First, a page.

Aug 062015

The Phoenix Project

The Phoenix Project:  a novel about IT, DevOps, and Helping Your Business Win, by Gene Kim, Kevin Behr, and George Spafford  is a logical intellectual successor and regularly quotes Eli Goldratt’s seminal work The Goal and its good but less known sequel It’s Not Luck.

The more business books I read, the more I appreciate the novel or fable format. Most business books are a bit boring and way too long to make a single point. The Phoenix Project is a novel, though unlike Goldratt’s books (and even Lencioni’s), it takes it easy on the cheesy and personal side stories. It just uses storytelling techniques to make its points and give color and examples for more memorable learning.

If your organization still does software development through a waterfall process or has separate and distinct development, QA, and IT/Operations teams, I’d say you should run, not walk, to get this book. But even if you are agile, lean, and practice continuous deployment, it’s still a good read as it provides reminders of what the world used to be like and what the manufacturing-rooted theories are behind these “new” techniques in software development.

I am so glad our technology team at Return Path, led by my colleagues Andy Sautins and David Sieh, had the wisdom to be early adopters of agile and lean processes, continuous deployment many years ago, and now dockers. Our DevOps process is pretty well grooved, and while I’m sure there are always things to be done to improve it…it’s almost never a source of panic or friction internally the way more traditional shops function (like the one in the book). I can’t imagine operating a business any other way.

Thanks to my long time friend and Board member Greg Sands of Costanoa Venture Capital for suggesting this excellent read.

Jan 272011

Book Short: Vulnerability Applied to Leadership

Book Short:  Vulnerability Applied to Leadership

Getting Naked:  A Business Fable About Shedding The Three Fears That Sabotage Client Loyalty (bookKindle), is Patrick Lencion’s latest fable-on-the-go book, and it’s as good a read as all of his books (see list of the ones I’ve read and reviewed at the end of the post).

The book talks about the power of vulnerability as a character trait for those who provide service to clients in that they are rewarded with levels of client loyalty and intimacy.  Besides cringing as I remembered my own personal experience as an overpaid and underqualified 21 year old analyst at how ridiculous some aspects of the management consulting industry are…the book really made me think.  The challenge to the conventional wisdom of “never letting ‘em see you sweat” (we *think* vulnerability will hurt success, we *confuse* competence with ego, etc.) is powerful.  And although vulnerability is often uncomfortable, I believe Lencioni is 100% right – and more than he thinks.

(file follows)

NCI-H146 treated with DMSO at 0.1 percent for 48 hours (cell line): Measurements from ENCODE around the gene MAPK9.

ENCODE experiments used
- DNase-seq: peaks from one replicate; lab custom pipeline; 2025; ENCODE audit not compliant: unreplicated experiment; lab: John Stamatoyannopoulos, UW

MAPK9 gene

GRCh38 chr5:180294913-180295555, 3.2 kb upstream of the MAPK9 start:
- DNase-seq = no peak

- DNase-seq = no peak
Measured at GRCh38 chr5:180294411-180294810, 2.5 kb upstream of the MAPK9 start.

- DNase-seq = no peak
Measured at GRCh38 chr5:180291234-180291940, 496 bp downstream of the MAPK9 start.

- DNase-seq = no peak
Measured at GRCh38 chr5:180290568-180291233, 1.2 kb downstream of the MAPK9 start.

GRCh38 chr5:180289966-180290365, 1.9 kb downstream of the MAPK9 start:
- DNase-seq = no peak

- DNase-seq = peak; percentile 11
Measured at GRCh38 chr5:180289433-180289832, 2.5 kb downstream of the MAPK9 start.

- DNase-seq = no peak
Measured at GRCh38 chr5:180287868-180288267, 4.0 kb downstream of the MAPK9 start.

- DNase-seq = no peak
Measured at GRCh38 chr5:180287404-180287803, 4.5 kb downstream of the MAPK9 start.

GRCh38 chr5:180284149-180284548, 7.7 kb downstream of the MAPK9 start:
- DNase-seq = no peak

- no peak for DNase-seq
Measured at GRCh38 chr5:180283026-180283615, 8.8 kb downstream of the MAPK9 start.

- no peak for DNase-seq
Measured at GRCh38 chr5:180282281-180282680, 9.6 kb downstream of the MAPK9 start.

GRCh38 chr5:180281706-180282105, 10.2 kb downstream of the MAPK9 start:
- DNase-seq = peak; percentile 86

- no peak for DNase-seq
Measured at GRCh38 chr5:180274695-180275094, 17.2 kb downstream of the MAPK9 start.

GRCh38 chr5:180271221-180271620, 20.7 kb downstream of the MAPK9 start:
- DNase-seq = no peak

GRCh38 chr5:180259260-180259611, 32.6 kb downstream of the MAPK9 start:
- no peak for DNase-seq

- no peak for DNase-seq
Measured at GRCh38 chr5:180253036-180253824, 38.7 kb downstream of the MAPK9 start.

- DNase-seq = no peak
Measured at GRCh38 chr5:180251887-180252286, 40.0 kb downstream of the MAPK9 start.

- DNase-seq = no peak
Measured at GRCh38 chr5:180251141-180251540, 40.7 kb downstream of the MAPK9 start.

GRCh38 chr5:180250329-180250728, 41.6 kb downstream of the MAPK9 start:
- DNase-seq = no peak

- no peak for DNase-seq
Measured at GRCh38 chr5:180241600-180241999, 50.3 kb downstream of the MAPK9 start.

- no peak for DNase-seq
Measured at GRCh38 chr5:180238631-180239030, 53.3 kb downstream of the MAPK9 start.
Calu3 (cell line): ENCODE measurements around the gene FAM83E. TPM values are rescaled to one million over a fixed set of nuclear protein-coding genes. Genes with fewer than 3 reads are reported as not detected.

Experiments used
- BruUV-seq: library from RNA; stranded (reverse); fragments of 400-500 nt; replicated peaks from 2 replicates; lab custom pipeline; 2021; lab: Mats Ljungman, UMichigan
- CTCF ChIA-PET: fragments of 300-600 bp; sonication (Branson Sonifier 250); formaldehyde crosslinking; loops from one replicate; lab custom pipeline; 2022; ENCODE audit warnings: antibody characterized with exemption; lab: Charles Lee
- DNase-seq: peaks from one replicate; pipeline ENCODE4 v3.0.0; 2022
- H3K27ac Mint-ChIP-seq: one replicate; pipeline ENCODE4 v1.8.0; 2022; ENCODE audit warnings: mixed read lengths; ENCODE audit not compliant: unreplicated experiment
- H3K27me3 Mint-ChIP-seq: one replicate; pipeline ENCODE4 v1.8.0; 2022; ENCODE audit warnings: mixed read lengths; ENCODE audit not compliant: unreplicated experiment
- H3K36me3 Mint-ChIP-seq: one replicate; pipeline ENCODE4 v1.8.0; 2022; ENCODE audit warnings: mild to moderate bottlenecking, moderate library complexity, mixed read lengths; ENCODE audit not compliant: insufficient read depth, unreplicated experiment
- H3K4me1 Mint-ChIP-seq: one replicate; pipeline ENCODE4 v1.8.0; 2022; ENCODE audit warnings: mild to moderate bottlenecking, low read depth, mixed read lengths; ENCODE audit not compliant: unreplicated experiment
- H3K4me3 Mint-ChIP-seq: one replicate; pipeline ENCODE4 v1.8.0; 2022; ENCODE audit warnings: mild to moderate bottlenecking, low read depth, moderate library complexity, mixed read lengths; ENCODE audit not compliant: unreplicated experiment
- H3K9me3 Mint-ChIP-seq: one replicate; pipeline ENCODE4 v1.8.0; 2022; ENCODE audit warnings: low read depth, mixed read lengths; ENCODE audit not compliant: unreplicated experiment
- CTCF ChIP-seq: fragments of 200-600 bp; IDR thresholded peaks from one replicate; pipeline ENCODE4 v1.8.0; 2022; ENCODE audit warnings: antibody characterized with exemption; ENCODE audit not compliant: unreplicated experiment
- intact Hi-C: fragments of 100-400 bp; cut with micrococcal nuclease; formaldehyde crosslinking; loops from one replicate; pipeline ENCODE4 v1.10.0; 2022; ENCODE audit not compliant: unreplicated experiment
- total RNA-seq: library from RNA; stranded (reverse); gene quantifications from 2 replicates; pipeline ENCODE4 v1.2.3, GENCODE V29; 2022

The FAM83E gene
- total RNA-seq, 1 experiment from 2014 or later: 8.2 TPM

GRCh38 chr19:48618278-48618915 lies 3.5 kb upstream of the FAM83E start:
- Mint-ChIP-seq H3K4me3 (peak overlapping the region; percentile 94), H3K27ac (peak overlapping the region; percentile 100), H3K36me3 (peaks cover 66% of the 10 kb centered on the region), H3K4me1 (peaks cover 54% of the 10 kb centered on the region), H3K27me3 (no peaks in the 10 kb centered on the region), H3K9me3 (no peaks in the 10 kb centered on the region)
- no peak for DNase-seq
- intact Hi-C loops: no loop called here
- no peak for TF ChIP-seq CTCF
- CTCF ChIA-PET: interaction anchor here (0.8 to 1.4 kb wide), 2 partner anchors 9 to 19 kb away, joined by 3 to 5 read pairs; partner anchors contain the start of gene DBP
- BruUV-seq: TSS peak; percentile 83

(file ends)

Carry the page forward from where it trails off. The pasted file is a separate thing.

First, the basic premise of the book is that consultants have three fears they need to overcome to achieve nirvana – those fears and the mitigation tactics are:

  1. Fear of losing the business:  mitigate by always consulting instead of selling, giving away the business, telling the kind truth, and directly addressing elephants in the room
  2. Fear of being embarrassed:  mitigate by asking dumb questions, making dumb suggestions, and celebrating your mistakes
  3. Fear of feeling inferior:  mitigate by taking a bullet for the client, making everything about the client, honoring the client’s work, and doing your share of the dirty work

But to my point about Lencioni being more right than he thinks…I’d like to extend the premise around vulnerability as a key to success beyond the world of consulting and client service into the world of leadership.  Think about some of the language above applied to leading an organization or a team:

  • Telling the kind truth and directly addressing elephants in the room:  If you’re not going to do this, who is?  There is no place at the top of an organization or team for conflict avoidance
  • Asking dumb questions:  How else do you learn what’s going on in your organization?  How else can you get people talking instead of listening?
  • Making dumb suggestions:  I’d refer to this more as “bringing an outside/higher level perspective to the dialog.”  You never know when one of your seemingly dumb suggestions will connect the dots for your team in a way that they haven’t done yet on their own (e.g., the suggestions might not be so dumb after all)
  • Celebrating your mistakes:  We’re all human.  And as a leader, some of your people may build you up in their mind beyond what’s real and reasonable.  Set a good example by noting when you’re wrong, noting your learnings, and not making the same mistake twice
  • Taking a bullet for your team, making everything about your team and honoring your team’s work:  Management 101.  Give credit out liberally.  Take the blame for team failings.
  • Doing your share of the dirty work:  An underreported quality of good leaders.  Change the big heavy bottle on the water cooler.  Wipe down the coffee machine.  Order the pizza or push the beer cart around yourself.  Again, we’re all human, leaders aren’t above doing their share to keep the community of the organization safe, fun, clean, well fed, etc.

There’s a really powerful message here.  I hope this review at least scratches the surface of it.

The full book series roundup as far as OnlyOnce has gotten so far is: